Toward an Enlargement of the Role of Natural Languages in Information Processing, Decision and Control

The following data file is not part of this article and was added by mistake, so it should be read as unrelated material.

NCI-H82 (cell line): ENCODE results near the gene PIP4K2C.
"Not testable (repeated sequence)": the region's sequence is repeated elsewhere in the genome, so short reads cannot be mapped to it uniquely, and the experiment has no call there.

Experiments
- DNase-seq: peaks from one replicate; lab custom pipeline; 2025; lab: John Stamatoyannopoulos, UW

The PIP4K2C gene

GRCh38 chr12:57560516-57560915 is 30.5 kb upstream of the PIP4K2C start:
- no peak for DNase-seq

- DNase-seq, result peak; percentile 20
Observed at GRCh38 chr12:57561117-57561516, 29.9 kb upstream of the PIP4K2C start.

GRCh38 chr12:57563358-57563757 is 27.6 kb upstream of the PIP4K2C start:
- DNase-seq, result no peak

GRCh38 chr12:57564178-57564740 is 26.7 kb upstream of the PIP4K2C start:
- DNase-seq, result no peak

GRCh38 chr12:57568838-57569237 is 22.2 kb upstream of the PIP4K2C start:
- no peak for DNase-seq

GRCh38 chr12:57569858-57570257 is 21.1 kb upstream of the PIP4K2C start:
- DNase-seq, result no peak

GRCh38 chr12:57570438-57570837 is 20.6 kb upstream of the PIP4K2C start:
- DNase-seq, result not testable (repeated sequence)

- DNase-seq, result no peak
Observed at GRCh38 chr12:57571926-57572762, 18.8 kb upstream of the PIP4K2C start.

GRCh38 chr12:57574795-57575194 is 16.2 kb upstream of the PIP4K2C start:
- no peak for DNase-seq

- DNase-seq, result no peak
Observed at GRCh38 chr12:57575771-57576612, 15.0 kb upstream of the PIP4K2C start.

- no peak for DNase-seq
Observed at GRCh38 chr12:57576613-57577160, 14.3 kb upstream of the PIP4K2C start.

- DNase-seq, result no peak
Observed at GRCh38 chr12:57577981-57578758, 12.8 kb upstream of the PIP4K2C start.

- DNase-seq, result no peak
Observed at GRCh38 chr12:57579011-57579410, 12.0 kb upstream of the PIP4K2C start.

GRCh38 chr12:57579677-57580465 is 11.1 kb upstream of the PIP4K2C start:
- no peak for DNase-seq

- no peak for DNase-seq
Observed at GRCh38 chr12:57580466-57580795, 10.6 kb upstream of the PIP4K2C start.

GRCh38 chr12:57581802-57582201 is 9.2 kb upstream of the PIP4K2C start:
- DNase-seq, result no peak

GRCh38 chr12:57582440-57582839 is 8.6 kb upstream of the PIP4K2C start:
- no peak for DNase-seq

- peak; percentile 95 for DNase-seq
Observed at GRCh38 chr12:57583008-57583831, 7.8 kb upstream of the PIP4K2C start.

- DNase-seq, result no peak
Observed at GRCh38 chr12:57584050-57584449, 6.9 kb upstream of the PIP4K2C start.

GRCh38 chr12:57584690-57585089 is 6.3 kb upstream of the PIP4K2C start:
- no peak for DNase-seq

It is a deep-seated tradition in science to view the use of natural languages in scientific theories as a manifestation of mathematical immaturity. The rationale for this tradition is that natural languages are lacking in precision. However, what is not recognized to the extent that it should, is that adherence to this tradition carries a steep price. In particular, a direct consequence is that existing scientific theories do not have the capability to operate on perception-based information exemplified by “Most Finns are honest.” Such information is usually described in a natural language and is intrinsically imprecise, reflecting a fundamental limitation on the cognitive ability of humans to resolve detail and store information. Because of their imprecision, perceptions do not lend themselves to meaning-representation through the use of precise methods based on predicate logic. This is the principal reason why existing scientific theories do not have the capability to operate on perception-based information.